(credit to http://kb.kaminskiengineering.com/ for the picture)




(I know, my workbench is cluttered.  I do a lot of work on it.)
This power supply is going to supply ~3V to the clock internals and 5V to the ShiftBrite.

Now we need software to test with.  After I could not get this tutorial to work, I found Hive13's project on GitHub.  After playing with it for a bit, I compiled the C program and was getting good tests.  However, I could not figure out a dead simple way to to just set certain colors and the program looped until interrupted - all of this is great for what Hive13 and likely most people want to do with a ShiftBrite on a Pi, but I needed something different.  I forked his GitHub repo and made a few changes, namely the ability to push red, green, blue, purple, yellow, and cyan from the command line and immediately exit.  I also added an "install script" as well as a "crazyclock" script to cycle through the colors.  It's all kind of hackish, but since the code was written for only my specific example, I don't care - but sharing that code back to the community is still the right thing to do.  

Essentially, I just added 6 command line arguments so instead of only having "-c [0-255]" emitting a white color with the given intensity, I've added the following code:

printf("  -R: Set to constant color Red\n");
printf("  -G: Set to constant color Green\n");
printf("  -B: Set to constant color Blue\n");
printf("  -P: Set to constant color Purple\n");
printf("  -Y: Set to constant color Yellow\n");
printf("  -C: Set to constant color Cyan\n");
.
.
.
} else if (opt->mode == RED && opt->constant_value_red >= 0) {
img[0] = opt->constant_value_red;
shiftbrite_refresh();
return 0;
} else if (opt->mode == GREEN && opt->constant_value_green >= 0) {
img[1] = opt->constant_value_green;
shiftbrite_refresh();
        return 0;
} else if (opt->mode == BLUE && opt->constant_value_blue >= 0) {
        img[2] = opt->constant_value_blue;
        shiftbrite_refresh();
        return 0;
} else if (opt->mode == YELLOW && opt->constant_value_yellow >= 0) {
        img[1] = opt->constant_value_yellow;
img[0] = opt->constant_value_yellow;
shiftbrite_refresh();
        return 0;
} else if (opt->mode == PURPLE && opt->constant_value_purple >= 0) {
        img[2] = opt->constant_value_purple;
        img[0] = opt->constant_value_purple;
        shiftbrite_refresh();
        return 0;
 } else if (opt->mode == CYAN && opt->constant_value_cyan >= 0) {
        img[2] = opt->constant_value_cyan;
        img[1] = opt->constant_value_cyan;
        shiftbrite_refresh();
        return 0;

All of this is on GitHub, but essentially calling the binary with "-R 255" will turn the LED red at full brightness and immediately exit.  Simple and straightforward.

It's also worth mentioning that since this box is secure and I didn't want to mess with the proper permissions to grant other users the ability to use SPI, I just changed the setuid attribute of the binary to always run as root.  Again, this would should never fly in a production environment but in this case it's nothing to worry about.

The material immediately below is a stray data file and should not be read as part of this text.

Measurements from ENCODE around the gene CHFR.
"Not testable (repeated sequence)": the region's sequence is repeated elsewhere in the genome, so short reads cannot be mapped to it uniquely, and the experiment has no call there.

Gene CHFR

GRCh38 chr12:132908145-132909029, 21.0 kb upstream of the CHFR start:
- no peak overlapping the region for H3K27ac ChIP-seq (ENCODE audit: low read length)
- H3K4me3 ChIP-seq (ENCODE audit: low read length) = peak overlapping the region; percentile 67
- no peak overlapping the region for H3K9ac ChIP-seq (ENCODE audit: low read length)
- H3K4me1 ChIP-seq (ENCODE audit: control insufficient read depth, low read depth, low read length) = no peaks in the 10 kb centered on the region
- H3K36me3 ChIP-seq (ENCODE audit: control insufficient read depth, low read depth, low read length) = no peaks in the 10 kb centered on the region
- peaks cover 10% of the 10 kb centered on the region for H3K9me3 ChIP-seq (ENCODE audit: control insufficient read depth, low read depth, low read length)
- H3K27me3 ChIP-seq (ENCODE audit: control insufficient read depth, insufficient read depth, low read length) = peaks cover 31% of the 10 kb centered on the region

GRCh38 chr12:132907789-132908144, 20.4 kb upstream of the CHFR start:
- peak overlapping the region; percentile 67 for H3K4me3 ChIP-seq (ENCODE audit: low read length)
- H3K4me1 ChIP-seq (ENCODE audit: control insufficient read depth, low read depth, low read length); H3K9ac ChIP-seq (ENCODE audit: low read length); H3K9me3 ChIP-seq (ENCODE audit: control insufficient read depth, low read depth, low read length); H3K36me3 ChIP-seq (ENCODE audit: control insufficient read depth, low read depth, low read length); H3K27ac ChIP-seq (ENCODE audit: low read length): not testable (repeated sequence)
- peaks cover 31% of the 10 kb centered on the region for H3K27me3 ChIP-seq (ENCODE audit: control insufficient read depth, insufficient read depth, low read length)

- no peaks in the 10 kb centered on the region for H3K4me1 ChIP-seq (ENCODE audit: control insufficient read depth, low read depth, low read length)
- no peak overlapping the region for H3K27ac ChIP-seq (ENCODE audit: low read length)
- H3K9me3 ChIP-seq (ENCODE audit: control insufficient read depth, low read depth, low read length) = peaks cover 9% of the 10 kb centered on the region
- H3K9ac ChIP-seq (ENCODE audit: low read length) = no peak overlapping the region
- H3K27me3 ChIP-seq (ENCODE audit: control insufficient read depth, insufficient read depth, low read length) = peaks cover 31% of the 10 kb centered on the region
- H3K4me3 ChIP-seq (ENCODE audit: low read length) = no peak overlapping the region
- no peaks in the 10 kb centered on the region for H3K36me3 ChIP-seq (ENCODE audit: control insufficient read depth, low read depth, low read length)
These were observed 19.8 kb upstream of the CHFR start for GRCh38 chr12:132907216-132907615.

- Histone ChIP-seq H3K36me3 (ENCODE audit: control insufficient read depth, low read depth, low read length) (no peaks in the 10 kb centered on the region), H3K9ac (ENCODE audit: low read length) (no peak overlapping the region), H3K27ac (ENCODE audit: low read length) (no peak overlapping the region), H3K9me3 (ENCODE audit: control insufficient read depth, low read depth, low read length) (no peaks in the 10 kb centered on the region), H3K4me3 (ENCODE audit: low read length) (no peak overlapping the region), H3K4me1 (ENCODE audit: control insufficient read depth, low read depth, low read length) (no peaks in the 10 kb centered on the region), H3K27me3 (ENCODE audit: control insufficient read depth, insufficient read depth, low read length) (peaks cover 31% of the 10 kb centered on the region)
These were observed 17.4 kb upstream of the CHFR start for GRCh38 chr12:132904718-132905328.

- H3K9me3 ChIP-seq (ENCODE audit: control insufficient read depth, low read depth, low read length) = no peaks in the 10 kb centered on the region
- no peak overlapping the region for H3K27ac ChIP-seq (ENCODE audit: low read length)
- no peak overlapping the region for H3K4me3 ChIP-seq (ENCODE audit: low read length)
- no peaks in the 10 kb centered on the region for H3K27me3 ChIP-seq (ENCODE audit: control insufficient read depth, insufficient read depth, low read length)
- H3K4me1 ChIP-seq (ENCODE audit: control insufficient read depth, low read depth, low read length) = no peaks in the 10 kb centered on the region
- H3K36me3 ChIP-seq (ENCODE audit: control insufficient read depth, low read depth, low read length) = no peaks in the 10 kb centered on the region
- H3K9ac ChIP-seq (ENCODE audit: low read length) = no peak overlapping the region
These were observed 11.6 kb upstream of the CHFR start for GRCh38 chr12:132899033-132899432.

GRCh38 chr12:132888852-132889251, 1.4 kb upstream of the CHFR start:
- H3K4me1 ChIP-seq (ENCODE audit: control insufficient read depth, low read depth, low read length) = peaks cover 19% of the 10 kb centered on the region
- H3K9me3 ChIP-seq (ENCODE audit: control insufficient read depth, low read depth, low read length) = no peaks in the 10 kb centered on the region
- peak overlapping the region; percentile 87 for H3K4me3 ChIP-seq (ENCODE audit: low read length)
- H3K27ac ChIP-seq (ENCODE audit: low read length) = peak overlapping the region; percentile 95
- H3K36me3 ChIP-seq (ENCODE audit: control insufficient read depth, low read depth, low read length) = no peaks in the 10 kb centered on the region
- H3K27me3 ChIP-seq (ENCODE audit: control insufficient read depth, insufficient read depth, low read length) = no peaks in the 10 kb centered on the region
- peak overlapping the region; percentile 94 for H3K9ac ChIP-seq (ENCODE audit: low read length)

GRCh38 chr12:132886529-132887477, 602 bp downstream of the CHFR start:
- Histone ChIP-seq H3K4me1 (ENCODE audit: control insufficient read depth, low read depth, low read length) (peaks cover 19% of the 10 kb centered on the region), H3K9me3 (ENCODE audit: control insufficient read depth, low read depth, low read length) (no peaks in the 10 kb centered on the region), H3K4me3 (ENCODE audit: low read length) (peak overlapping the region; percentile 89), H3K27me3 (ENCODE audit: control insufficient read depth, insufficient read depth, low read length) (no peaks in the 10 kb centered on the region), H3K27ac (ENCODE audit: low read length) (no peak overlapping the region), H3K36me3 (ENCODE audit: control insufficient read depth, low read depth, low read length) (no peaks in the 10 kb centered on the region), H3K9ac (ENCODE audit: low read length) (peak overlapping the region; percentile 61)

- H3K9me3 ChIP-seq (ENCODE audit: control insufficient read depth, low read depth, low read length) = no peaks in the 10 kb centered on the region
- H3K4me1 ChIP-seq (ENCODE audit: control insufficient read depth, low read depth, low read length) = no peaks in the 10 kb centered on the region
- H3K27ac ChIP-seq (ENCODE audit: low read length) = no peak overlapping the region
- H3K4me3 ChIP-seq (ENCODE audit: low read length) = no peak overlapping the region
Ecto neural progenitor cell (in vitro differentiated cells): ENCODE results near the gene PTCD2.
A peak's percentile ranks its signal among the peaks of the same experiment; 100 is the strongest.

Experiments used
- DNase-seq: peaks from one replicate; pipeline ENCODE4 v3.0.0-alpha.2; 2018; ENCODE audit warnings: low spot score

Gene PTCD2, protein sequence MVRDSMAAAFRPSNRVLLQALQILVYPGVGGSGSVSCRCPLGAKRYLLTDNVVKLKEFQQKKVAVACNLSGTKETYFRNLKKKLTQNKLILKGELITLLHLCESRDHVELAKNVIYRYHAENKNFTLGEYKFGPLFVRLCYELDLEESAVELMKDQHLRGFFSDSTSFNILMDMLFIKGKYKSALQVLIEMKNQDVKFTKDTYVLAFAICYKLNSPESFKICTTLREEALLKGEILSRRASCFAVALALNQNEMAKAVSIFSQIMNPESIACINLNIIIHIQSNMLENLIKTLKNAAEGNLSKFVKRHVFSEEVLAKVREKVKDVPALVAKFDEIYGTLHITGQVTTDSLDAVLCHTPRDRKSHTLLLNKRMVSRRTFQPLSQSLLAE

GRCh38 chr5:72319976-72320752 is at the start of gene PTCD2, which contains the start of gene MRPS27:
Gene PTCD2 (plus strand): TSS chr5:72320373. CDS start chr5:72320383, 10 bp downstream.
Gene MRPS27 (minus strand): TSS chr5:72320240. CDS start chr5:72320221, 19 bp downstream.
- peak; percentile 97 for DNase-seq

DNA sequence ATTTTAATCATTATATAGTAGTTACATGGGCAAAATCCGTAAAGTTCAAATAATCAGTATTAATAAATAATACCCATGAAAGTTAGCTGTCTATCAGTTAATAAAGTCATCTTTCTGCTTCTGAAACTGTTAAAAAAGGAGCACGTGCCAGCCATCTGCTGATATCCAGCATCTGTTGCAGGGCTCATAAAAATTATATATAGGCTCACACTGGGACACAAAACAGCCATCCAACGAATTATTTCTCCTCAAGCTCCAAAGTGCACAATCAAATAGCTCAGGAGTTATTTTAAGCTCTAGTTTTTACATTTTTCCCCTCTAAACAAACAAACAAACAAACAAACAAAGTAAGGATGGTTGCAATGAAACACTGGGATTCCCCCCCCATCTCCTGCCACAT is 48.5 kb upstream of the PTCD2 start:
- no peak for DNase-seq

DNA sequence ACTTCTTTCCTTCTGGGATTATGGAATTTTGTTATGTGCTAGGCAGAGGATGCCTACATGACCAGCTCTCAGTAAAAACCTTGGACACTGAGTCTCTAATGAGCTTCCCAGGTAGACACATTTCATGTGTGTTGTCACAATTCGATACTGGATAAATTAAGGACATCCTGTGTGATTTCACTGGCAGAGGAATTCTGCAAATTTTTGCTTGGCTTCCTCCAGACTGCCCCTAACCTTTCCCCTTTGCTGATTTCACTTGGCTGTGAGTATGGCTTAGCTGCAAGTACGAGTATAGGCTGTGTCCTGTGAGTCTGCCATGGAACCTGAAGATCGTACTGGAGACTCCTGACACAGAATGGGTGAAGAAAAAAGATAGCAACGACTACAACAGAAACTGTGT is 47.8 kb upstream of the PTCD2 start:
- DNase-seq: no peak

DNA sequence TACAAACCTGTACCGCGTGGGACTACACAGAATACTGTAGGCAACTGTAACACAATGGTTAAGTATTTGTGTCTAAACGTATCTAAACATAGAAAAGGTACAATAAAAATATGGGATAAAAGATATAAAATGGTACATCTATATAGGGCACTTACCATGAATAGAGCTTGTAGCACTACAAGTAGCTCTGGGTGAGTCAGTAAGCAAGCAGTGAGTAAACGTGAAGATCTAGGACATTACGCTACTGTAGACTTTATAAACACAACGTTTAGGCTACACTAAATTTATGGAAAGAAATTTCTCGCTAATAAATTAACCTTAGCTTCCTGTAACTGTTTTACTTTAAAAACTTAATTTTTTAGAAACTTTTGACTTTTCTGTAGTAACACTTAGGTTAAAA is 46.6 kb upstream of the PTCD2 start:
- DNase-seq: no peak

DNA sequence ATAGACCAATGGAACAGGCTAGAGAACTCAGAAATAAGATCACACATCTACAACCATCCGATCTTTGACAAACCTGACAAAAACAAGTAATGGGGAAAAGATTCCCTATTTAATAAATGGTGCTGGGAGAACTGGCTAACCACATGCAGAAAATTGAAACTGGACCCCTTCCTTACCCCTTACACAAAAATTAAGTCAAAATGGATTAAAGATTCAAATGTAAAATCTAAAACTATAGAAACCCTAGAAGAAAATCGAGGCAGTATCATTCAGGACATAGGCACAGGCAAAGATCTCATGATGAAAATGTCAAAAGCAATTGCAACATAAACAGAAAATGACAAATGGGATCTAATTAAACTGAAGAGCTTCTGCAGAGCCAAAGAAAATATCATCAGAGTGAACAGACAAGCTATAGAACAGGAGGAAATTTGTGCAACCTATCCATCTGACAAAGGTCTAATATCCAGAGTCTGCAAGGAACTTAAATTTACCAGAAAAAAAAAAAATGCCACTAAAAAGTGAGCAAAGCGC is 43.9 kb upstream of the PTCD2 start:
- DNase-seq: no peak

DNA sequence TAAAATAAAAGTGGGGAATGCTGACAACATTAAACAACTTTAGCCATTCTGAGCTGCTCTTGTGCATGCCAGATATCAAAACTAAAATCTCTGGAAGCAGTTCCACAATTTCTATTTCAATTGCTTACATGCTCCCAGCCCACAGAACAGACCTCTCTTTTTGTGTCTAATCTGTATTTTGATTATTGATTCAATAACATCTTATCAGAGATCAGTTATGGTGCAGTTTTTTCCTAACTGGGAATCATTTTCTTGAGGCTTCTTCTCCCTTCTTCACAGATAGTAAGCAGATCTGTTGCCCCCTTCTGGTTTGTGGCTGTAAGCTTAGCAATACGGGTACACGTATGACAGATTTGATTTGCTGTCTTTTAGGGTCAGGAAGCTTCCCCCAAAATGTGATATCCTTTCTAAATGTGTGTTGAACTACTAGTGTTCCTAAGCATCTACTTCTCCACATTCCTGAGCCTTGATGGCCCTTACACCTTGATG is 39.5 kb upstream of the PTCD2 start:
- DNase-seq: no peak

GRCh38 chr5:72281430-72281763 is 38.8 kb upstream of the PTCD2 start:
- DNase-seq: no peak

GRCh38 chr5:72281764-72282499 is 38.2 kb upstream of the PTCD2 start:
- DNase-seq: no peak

SPI pins on the Pi.  
Next is the case mods.  There was not enough room to put the ShiftBrite, so my Dremel helped me make it fit. 

 
Essentially from here, I just hooked the Vout pin of the LM317T to the clock's battery terminal lines and attached the ShiftBrite directly to the 5V line coming off of the USB cable.  Then I crammed everything as neatly back in to the case as I could.  I had to cut some pins and use some hot glue to insulate some things, but it worked.


There is a USB cable running in to the back for the power supply and a piece of Cat5e running out the back for data from the Pi.
The clock installed next to the baby monitor cameras.


The last thing is setting the clock color automatically.  I found a nifty little project called Minicron. Essentially, it's a client/server setup that modifies your cron jobs and sends the output back to the server.  It's simple, straightforward to set up, and perfect for what I need (given my lack of web development skills).  I installed it on my web server and on this Pi.  Then I just configure what colors I want the clock to be and when.


Additionally, I've configured ConnectBot on my wife's phone to have different connections that will just log in using a public key and execute "/usr/local/bin/clock -G 255" for play time or "/usr/local/bin/clock -R 75" to turn the clock red at reduced brightness for nap.  The cron job will take care of almost everything, but she needed the ability to change it on demand.  

So, that's pretty much it.  I'll be happy to answer any questions below.  



UPDATE: I realize that I forgot to mention that it is important to keep the clock and Pi synchronized.  Since I use Raspbian on the Pi, here's how I ensure it has correct time by using a Stratum 1 time server in my home town.

apt-get install ntpdate
service ntp stop
update-rc.d ntp disable
echo -e '#!/bin/sh \n/usr/sbin/ntpdate 0.ntp.mst.edu' > /etc/cron.daily/ntpdate
chmod +x /etc/cron.daily/ntpdate
service cron restart

This will get the Pi to update its time every day.  If you notice a skew over the course of a day (since the Pis lack a realtime clock) then you can just move this script to the /etc/cron.hourly folder.  If you do so, please us a different time server than this one.